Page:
It is cultivated and used in cooking in Japan and Korea.
When the seaweed is harvested, it is washed in salt water, then laid out to dry in the sun with charcoal sprinkled over it. The charcoal neutralizes an enzyme in the seaweed, and by doing so, helps to preserve the seaweed.
Ito Wakame harvested in the spring is considered the most desirable.
Ito Wakame will appear dark brown in packages when dried, but regains some of its green again when soaked.
Wakame made its way to New Zealand waters as early as 1987, where it is regarded as a “pest” infesting local waters. 
Ito Wakame can be used in soup or salads.
Before using, wash under running water, and soak for half an hour. Cut off any tough ribs remaining.
The harvesting process dates to somewhere between the sixteen and eighteen hundreds.
A patent seems to have been granted in 2002 for a somewhat modified process: “This charcoal dried seaweed is produced by a step 1 of harvesting raw algal seaweed, a step 2 of smearing the surface of the raw algal seaweed with dust charcoal before drying the raw algal seaweed and a step 3 of drying the seaweed smeared with the dust charcoal. The charcoal dried thinly cut seaweed is produced by a step 5 of washing the charcoal dried seaweed, a step 6 of removing the central core of the washed charcoal dried seaweed and a step 7 of drying the seaweed freed of the central core.”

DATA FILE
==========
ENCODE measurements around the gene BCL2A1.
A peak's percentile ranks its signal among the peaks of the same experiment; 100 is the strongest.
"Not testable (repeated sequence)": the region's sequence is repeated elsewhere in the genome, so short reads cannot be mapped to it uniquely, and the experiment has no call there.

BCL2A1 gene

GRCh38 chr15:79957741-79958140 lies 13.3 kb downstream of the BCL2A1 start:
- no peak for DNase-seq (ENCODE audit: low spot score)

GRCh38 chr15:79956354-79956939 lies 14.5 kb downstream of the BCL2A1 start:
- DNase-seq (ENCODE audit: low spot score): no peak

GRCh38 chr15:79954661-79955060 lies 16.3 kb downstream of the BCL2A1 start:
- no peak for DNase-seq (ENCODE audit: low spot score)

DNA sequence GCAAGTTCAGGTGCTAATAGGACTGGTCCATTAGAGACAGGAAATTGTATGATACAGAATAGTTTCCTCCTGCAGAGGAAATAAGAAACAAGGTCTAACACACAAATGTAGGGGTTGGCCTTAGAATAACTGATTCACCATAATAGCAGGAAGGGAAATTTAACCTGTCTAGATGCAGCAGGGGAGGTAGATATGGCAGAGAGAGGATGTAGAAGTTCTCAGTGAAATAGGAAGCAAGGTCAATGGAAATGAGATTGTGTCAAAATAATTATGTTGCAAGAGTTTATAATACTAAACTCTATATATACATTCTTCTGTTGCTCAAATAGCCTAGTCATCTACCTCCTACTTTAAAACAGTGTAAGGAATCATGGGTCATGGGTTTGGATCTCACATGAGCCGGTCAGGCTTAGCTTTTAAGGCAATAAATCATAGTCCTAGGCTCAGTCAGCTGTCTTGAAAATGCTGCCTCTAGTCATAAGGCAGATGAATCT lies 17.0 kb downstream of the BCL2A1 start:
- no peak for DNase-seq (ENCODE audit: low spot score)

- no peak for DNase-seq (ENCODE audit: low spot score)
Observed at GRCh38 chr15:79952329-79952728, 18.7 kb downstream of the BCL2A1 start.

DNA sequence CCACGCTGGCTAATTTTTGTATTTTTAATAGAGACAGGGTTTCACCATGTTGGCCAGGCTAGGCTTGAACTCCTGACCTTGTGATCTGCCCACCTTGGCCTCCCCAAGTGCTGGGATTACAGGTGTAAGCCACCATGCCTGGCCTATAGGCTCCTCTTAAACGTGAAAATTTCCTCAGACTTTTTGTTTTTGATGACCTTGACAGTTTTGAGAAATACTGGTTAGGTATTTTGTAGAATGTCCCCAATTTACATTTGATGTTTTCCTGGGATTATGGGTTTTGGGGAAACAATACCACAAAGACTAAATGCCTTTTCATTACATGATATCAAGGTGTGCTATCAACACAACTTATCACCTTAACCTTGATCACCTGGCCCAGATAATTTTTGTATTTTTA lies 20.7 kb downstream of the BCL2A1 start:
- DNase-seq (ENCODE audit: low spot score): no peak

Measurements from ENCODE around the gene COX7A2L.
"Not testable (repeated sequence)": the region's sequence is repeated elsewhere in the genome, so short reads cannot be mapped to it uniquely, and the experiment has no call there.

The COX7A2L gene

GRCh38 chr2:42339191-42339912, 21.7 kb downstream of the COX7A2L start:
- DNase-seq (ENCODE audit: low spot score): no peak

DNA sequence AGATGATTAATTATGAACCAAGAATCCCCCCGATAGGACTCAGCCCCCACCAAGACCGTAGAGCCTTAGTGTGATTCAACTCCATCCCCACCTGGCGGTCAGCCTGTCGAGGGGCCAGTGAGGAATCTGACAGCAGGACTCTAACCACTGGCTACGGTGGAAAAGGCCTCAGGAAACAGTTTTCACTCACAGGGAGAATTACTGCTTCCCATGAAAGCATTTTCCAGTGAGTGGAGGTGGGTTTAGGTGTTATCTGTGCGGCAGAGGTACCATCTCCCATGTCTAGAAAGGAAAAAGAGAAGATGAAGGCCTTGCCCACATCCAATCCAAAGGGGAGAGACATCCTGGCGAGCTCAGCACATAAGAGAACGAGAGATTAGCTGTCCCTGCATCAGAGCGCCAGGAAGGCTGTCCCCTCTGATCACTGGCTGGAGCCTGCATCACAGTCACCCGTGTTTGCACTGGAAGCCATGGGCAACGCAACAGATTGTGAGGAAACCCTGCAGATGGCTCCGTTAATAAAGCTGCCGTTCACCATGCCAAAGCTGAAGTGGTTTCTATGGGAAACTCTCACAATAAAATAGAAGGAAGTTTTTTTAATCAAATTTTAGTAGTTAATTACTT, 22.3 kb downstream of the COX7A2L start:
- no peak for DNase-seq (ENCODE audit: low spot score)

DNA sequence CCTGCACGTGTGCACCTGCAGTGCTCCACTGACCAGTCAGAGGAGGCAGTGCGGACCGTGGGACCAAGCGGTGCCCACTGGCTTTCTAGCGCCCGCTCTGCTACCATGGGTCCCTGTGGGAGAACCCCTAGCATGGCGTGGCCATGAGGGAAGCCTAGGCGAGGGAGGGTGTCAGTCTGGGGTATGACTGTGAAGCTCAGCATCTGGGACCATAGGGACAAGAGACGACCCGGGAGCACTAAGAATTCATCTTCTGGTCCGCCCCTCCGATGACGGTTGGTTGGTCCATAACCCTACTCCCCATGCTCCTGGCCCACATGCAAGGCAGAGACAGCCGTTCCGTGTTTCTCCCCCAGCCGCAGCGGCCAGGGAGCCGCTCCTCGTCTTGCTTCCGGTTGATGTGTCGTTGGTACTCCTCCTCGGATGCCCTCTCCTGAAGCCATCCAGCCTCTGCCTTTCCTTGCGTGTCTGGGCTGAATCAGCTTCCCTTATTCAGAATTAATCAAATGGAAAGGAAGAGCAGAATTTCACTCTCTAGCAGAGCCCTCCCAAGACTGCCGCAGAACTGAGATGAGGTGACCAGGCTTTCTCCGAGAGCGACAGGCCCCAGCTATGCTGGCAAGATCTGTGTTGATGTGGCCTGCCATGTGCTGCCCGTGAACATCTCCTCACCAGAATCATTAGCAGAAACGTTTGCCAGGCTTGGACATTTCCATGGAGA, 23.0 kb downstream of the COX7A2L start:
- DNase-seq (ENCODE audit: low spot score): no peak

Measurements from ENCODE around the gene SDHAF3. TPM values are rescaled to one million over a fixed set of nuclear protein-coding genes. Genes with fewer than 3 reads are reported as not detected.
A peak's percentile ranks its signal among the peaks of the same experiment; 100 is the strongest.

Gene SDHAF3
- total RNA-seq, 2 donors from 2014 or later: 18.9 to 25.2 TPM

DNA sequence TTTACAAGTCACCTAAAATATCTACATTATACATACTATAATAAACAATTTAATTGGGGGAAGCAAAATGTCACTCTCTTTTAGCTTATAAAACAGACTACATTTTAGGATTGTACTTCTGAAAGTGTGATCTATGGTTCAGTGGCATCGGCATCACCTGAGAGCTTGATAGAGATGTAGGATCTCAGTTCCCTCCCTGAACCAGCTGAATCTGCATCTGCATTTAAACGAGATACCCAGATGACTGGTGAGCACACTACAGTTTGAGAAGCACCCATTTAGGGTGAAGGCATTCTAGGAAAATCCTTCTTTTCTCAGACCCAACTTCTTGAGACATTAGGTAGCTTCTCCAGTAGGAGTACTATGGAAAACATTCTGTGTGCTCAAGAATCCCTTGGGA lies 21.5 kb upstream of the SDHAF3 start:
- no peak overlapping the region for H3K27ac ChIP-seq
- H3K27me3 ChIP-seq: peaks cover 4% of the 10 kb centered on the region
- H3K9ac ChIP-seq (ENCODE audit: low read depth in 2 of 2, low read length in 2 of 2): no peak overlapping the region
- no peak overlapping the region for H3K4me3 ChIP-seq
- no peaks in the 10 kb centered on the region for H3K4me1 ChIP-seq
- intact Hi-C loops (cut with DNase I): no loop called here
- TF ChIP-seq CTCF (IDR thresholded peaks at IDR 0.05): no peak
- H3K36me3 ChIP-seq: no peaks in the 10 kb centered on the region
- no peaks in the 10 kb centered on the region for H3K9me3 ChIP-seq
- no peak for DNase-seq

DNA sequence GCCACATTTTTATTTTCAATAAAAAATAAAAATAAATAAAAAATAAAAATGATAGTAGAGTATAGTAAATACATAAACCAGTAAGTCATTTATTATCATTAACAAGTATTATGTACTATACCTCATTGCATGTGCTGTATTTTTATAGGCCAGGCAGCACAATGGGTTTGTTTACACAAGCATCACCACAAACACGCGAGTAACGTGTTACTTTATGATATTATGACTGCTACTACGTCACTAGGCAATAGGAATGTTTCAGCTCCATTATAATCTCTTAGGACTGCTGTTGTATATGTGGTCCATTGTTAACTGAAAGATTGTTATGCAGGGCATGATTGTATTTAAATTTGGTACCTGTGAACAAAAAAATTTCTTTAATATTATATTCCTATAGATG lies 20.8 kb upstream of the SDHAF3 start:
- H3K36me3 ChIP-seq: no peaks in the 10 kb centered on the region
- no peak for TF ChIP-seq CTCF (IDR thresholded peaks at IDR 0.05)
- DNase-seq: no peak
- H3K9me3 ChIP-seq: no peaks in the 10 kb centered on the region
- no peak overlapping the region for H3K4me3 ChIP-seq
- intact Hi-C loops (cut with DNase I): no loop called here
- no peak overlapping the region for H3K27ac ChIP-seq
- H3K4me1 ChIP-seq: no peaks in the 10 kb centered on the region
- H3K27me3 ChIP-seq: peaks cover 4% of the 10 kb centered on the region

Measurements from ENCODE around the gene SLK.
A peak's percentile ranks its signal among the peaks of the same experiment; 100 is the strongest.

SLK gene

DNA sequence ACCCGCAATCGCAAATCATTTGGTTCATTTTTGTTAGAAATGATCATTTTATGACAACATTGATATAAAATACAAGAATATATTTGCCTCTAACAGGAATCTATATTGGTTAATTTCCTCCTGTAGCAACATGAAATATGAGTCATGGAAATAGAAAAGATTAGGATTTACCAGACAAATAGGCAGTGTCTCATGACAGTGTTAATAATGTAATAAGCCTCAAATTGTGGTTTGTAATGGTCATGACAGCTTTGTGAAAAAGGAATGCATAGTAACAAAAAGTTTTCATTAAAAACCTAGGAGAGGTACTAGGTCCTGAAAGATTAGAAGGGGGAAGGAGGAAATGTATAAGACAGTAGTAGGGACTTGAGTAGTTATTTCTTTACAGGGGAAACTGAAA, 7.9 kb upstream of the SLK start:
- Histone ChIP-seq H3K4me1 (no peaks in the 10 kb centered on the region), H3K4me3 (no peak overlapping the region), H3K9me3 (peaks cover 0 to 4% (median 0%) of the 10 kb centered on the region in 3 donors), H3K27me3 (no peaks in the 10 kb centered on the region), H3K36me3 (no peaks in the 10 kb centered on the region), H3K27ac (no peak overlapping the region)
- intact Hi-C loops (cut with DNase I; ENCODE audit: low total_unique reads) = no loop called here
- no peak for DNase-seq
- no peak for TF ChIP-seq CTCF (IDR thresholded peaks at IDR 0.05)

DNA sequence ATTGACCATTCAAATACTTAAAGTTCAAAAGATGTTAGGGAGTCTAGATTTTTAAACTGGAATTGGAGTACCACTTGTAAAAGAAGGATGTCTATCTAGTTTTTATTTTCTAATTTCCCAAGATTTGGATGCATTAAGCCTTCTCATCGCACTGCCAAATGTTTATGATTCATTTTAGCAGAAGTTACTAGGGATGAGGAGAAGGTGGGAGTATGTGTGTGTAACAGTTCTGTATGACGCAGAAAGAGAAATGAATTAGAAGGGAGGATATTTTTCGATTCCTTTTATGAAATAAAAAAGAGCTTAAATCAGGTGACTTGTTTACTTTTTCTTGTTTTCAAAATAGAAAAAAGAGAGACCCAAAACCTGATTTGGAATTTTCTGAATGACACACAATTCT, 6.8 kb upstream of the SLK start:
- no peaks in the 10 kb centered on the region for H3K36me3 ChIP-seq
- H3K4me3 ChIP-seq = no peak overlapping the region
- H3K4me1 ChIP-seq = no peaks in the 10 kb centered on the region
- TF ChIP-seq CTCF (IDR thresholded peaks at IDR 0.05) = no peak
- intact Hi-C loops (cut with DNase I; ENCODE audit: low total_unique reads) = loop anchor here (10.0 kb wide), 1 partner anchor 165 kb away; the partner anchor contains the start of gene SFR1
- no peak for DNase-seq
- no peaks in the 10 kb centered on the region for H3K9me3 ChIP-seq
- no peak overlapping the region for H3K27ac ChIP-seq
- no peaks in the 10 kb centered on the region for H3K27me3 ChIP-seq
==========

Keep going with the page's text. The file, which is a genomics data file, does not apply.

Forrest, Barrie M. Managing Risks from Invasive Marine Species. PhD Thesis. Victoria University of Wellington. 2007.
 Japanese Patent Office. Application No: 2000-217839 / 18 July 2000. Document No: 2002-034520. Charcoal dried seaweed and charcoal dried thinly cut seaweed or method for producing the same. Retrieved July 2009 from http://www.ipexl.com/patents/en/JPO/Uzushio_Shokuhin:Kk/Goto_Hiroki/2002ZZDASHZZ034520.html.
Tokushima Tourism Association. Tokushima Prefecture: Gifts from the Mild Climate. Kansai International Public Relations Promotion Office. 2002. Retrieved November 2007 from http://www.kippo.or.jp/culture_e/syoku/umiyama/tokushima01.html